Faculty Sponsor Name

Katherine H. Ingram

Abstract (300 words maximum)

Diet is a lifestyle factor that influences metabolic health. Recent studies indicate that substituting red or processed meat with whole grains may reduce risk for type 2 diabetes. PURPOSE: To investigate whether metabolic health, assessed by insulin sensitivity and abdominal adiposity, is associated with a higher animal-based and lower plant-based diet. METHODS: Intra-abdominal adipose tissue (IAAT) was measured via ultrasound in 31 normo-glycemic women (ages 20.9 ±2.4 years, BMI 28.1 ±3.5) who completed ASA24 diet recall and food frequency questionnaire. Insulin sensitivity was assessed using Matsuda Index from a 2-hour oral glucose tolerance test. A diet scoring system was created for consumption of plant-based and animal-based food. Saturated fat (SFAT) was used as a marker for consumption of animal-based foods, and subjects were divided by median into High SFAT or Low SFAT groups. One-way ANOVA was used to test mean differences and correlation analyses were used to determine associations. RESULTS: ANOVA revealed a lower IAAT (2.9 ±1.1 vs. 3.4 ±1.1), higher insulin sensitivity (15.7 ±10.4 vs. 8.5 ±4.4), and higher % body fat (0.41 ±0.05 vs. 0.37 ±0.06) in the Low SFAT group compared to the High SFAT group. When controlled for age and kcal, fiber (r=0.43), protein (r=0.44), and legumes (r=0.45, p<0.05 for all) had positive correlations with insulin sensitivity, while total plant foods (r=0.19) and total animal foods (r=-0.27, p=ns for all) had non-significant associations. CONCLUSION: While overall plant-based food consumption was not associated with metabolic measures, insulin sensitivity was associated with an increase in fiber consumption, supporting the benefits of a higher plant-based diet. Though overall FFQ animal-based food consumption had no significant associations with metabolic measures, the Low SFAT group was more insulin-sensitive than the High SFAT group.

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Plant-Based vs. Animal-Based Diet and Their Association with Metabolic Function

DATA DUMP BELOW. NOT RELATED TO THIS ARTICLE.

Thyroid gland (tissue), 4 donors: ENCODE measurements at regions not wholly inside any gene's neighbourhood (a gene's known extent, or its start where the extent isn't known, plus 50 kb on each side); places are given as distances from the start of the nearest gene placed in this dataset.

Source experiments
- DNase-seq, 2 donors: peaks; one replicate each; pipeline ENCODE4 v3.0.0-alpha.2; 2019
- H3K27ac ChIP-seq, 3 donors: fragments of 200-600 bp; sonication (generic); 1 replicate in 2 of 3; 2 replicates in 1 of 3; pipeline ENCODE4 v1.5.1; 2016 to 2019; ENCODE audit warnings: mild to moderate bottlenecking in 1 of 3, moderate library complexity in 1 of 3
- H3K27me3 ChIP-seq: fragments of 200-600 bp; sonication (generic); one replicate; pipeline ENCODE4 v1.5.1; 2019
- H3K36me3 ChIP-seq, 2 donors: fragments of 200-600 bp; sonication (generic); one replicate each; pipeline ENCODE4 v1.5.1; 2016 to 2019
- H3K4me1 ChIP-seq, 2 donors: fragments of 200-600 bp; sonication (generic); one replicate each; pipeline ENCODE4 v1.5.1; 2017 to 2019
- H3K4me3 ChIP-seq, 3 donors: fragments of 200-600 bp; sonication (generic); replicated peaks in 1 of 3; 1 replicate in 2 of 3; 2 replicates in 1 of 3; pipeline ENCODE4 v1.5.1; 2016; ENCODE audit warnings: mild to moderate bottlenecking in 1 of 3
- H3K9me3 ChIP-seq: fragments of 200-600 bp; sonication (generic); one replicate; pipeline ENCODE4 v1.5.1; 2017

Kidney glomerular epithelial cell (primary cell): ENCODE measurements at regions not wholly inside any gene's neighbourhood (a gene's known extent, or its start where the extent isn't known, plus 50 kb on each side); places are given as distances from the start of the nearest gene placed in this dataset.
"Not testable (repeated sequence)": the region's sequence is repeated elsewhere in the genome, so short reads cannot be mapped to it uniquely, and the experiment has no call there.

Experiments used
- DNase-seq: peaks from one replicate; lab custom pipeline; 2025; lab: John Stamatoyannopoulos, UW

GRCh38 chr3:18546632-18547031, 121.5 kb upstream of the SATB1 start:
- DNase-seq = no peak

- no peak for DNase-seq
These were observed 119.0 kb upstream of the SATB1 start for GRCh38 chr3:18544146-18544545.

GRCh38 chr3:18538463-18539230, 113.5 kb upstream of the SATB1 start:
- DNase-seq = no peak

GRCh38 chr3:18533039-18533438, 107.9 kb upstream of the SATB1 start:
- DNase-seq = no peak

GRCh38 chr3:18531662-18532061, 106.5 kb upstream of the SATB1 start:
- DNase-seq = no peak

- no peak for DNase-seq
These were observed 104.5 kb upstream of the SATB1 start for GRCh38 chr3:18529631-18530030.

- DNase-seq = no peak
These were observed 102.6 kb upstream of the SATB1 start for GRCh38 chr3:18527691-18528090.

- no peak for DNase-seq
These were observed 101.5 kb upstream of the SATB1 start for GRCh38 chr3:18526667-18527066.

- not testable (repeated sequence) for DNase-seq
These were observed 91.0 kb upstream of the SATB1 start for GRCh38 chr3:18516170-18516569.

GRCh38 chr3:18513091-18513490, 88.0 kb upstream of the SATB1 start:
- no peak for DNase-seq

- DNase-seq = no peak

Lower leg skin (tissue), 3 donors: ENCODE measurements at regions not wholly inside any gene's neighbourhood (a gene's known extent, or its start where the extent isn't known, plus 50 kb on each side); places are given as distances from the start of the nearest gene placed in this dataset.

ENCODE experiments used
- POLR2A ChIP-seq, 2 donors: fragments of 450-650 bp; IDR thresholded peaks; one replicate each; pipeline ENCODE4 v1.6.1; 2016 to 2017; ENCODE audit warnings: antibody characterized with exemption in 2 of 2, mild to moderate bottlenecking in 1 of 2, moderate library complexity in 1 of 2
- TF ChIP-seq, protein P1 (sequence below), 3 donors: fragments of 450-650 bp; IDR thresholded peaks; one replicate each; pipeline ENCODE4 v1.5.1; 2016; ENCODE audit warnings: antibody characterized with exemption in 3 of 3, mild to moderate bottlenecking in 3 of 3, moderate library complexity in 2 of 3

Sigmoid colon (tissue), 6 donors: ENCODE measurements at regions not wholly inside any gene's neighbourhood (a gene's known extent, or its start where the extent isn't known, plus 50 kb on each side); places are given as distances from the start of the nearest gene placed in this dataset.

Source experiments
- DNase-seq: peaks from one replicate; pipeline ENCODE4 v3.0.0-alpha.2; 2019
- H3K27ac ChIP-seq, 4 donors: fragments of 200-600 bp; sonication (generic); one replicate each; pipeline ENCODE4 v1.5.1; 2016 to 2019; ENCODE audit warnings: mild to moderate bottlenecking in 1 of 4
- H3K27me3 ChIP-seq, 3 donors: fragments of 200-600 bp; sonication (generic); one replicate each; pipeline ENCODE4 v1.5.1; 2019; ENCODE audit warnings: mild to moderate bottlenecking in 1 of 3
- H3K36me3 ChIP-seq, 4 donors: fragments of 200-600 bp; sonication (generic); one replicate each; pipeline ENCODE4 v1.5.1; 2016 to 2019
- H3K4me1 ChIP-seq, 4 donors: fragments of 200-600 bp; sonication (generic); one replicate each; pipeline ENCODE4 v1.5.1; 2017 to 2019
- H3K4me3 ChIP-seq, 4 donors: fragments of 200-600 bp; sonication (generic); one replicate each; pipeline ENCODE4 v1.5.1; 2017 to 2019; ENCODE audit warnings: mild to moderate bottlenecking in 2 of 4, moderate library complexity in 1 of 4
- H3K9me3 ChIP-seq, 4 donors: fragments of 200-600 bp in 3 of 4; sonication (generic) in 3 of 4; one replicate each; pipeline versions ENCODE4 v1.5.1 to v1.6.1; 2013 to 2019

Diet is a lifestyle factor that influences metabolic health. Recent studies indicate that substituting red or processed meat with whole grains may reduce risk for type 2 diabetes. PURPOSE: To investigate whether metabolic health, assessed by insulin sensitivity and abdominal adiposity, is associated with a higher animal-based and lower plant-based diet. METHODS: Intra-abdominal adipose tissue (IAAT) was measured via ultrasound in 31 normo-glycemic women (ages 20.9 ±2.4 years, BMI 28.1 ±3.5) who completed ASA24 diet recall and food frequency questionnaire. Insulin sensitivity was assessed using Matsuda Index from a 2-hour oral glucose tolerance test. A diet scoring system was created for consumption of plant-based and animal-based food. Saturated fat (SFAT) was used as a marker for consumption of animal-based foods, and subjects were divided by median into High SFAT or Low SFAT groups. One-way ANOVA was used to test mean differences and correlation analyses were used to determine associations. RESULTS: ANOVA revealed a lower IAAT (2.9 ±1.1 vs. 3.4 ±1.1), higher insulin sensitivity (15.7 ±10.4 vs. 8.5 ±4.4), and higher % body fat (0.41 ±0.05 vs. 0.37 ±0.06) in the Low SFAT group compared to the High SFAT group. When controlled for age and kcal, fiber (r=0.43), protein (r=0.44), and legumes (r=0.45, p<0.05 for all) had positive correlations with insulin sensitivity, while total plant foods (r=0.19) and total animal foods (r=-0.27, p=ns for all) had non-significant associations. CONCLUSION: While overall plant-based food consumption was not associated with metabolic measures, insulin sensitivity was associated with an increase in fiber consumption, supporting the benefits of a higher plant-based diet. Though overall FFQ animal-based food consumption had no significant associations with metabolic measures, the Low SFAT group was more insulin-sensitive than the High SFAT group.